“If I have to be on TV, if I have to do something as scary as ‘Kimmel,’ Rhimes writes, “we’re going to do it my way or we don’t do it at all.”

In other words, Rhimes learned that if there’s a will, there’s a way. She’d always assumed that appearing on “Jimmy Kimmel” was out of the question for her because it had to be a live interview — and she was terrified of making a fool of herself on live television. But when her assistant communicated her request, Kimmel’s team was able to make it happen.

Rhimes was begrudgingly proud of herself for overcoming her fear: “I said yes to something that terrified me. And then I did it. And I didn’t die.”

2. Other people benefit when you get over your fears

Shortly after Rhimes, who graduated from Dartmouth College in 1991, began the Year of Yes, she received a phone call from the president of Dartmouth, asking her to give the commencement speech in 2014.

Though she was terrified, she agreed.

As she reveals in “Year of Yes,” she rewrote her entire speech during the plane ride to New Hampshire. While onstage, she calmed down when she stopped focusing on herself, and started thinking about the students in the audience as younger versions of her:

Whatever I’m going to say is not for me. It isn’t for the outside world. It doesn’t matter how people react to it or judge it. I’m not talking to anyone but these graduates sitting in front of me. This is just for them.

The speech encourages students to “be a doer, not a dreamer,” among other advice. You can watch it below:

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3. Making time for love is a priority

Perhaps the most important “yes” Rhimes uttered was in response to her youngest daughter’s question: “Mama, wanna play?”

Rhimes was heading out the door, all dressed up for a fancy event, but she kicked off her heels and sat down on the floor to spend 15 minutes playing with her three daughters.

Though she was late to the event, Rhimes writes, “That little fire inside of me has been reignited. Like magic. Let’s not get carried away. It’s just love.”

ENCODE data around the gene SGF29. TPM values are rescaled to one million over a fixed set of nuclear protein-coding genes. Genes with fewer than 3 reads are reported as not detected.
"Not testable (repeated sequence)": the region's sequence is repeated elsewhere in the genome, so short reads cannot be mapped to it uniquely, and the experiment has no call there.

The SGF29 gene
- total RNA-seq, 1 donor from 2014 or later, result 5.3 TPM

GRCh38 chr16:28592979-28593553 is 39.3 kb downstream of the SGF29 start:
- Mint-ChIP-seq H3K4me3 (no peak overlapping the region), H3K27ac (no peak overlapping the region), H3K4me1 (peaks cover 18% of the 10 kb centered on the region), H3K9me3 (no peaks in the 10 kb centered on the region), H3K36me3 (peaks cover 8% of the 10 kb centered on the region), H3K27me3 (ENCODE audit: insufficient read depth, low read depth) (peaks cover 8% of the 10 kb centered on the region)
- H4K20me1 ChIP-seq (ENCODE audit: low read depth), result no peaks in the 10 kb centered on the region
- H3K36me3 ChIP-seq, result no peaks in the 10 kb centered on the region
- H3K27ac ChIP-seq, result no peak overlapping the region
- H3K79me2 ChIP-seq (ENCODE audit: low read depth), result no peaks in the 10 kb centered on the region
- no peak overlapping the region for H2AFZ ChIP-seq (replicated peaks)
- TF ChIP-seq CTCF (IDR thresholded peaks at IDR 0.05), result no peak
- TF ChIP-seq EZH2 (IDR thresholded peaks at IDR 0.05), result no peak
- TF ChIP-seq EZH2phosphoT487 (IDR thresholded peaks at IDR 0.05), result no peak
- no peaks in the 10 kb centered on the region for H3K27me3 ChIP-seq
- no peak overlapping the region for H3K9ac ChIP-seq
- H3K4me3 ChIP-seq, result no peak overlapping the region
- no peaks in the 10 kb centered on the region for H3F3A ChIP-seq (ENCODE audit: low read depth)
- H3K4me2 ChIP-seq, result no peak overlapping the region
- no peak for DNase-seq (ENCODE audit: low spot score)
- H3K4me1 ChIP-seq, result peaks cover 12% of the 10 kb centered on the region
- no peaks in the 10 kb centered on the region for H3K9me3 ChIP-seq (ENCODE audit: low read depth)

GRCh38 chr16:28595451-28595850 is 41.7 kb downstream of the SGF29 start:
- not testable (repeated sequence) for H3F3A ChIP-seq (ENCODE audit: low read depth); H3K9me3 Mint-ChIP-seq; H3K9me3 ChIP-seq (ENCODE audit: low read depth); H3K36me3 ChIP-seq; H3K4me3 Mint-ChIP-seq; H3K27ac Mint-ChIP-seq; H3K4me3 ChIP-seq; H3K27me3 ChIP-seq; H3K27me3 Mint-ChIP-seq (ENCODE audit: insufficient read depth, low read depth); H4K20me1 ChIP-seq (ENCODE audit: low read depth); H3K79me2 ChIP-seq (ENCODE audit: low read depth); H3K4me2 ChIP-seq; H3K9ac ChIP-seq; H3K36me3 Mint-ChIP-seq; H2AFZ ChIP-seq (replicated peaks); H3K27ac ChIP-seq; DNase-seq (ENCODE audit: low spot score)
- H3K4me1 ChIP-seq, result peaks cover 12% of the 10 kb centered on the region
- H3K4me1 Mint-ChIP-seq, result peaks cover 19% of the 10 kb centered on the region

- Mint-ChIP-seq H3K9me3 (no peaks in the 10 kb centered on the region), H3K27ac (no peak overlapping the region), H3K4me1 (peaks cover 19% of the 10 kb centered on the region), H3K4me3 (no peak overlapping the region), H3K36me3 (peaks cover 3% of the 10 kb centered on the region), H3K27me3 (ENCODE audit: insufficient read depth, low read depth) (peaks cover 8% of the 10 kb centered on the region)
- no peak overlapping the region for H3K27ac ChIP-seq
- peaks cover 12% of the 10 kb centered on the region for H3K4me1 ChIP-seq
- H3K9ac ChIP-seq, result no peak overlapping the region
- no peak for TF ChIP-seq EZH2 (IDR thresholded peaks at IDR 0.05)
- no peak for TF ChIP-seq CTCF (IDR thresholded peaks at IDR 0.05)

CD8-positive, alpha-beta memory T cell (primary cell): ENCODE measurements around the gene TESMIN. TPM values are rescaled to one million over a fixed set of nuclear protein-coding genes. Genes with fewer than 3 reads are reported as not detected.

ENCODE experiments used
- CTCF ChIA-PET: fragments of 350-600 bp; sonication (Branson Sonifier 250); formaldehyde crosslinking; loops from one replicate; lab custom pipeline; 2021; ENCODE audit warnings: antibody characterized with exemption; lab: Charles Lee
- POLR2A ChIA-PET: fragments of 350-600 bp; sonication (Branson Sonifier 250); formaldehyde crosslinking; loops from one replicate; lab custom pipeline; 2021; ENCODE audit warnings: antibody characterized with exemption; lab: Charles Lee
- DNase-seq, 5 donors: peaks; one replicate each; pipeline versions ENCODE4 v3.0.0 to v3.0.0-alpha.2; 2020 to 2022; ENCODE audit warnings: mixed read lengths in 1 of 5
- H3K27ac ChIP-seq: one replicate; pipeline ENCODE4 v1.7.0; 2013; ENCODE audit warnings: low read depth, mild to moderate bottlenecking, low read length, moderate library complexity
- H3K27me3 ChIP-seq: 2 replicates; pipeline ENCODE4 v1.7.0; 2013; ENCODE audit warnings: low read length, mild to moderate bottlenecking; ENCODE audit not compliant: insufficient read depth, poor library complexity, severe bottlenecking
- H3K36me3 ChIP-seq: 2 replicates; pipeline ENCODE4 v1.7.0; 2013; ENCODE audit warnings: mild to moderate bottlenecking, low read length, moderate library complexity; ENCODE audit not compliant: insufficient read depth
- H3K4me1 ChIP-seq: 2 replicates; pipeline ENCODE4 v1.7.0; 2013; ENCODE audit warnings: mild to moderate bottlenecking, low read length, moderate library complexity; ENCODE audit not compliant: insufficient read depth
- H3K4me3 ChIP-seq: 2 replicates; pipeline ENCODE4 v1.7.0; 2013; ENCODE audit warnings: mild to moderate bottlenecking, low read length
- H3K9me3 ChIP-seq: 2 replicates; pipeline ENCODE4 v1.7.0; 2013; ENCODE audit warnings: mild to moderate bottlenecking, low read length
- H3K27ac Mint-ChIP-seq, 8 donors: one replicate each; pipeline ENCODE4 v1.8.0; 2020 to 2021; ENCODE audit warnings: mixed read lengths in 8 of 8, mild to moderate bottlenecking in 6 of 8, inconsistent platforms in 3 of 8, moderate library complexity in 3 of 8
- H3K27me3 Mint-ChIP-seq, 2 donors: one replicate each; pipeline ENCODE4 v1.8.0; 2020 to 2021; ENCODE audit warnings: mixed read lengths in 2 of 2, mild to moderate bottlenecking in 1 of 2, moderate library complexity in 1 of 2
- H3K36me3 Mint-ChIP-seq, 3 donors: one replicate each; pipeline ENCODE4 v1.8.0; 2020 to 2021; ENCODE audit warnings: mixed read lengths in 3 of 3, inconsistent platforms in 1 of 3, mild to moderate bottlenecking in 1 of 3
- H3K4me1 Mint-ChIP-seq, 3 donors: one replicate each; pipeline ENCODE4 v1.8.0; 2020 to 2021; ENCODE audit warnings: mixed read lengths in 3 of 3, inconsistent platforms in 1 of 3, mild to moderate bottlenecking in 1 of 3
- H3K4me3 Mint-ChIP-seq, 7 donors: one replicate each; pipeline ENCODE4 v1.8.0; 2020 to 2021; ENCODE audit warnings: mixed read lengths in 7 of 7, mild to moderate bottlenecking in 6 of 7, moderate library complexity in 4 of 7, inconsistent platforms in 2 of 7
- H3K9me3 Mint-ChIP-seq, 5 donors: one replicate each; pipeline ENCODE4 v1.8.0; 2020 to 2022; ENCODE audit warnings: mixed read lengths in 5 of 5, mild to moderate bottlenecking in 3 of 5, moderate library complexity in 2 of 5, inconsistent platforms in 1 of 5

Now, she says, whenever her kids ask her to play, she says “yes.”

She urges readers to take at least 15 minutes a day to “play” — whether that means hanging out with their kids or indulging in a long bath or a manicure. In other words, those 15 minutes should be filled with love — for others or for yourself.

See the rest of the story at Business Insider

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Chelsea Handler says she learned her most important career lesson while waitressing in her 20s

chelsea handlerChelsea Handler is wildly successful.

In 2006, at age 31, the New Jersey native got her own talk show on the E! network; she’s authored five New York Times bestsellers; she has landed spots on Forbes’ Celebrity 100 and Power Women lists, and was named one of Time’s Most Influential People in 2012.

Most recently, the millionaire comedian and actress explored racism, drugs, marriage, and Silicon Valley in the four-part Netflix docuseries Chelsea Does.”

How did she accomplish all this — and more — by age 40?

She showed up … for almost everything.

In a recent post for LinkedIn‘s latest editorial package, “How I Launched My Career,” Handler, now 41, says she learned the importance of showing up while waitressing in her early 20s. 

I was never the best waitress, but I was always the person people called when they needed a shift covered because I would always say yes,” she writes.

“Whether that was a result of wanting to be liked from years of rejection in high school, or whether it was wanting to be dependable and reliable after years of being the opposite, I just wanted people to feel that they could count on me,” she says in her LinkedIn post, titled “I Used to Hate Doing Stand Up. Then I Discovered the Power of Showing Up.” “I didn’t want to work the extra shifts, [but it] gave me a sense of worth and reliability.”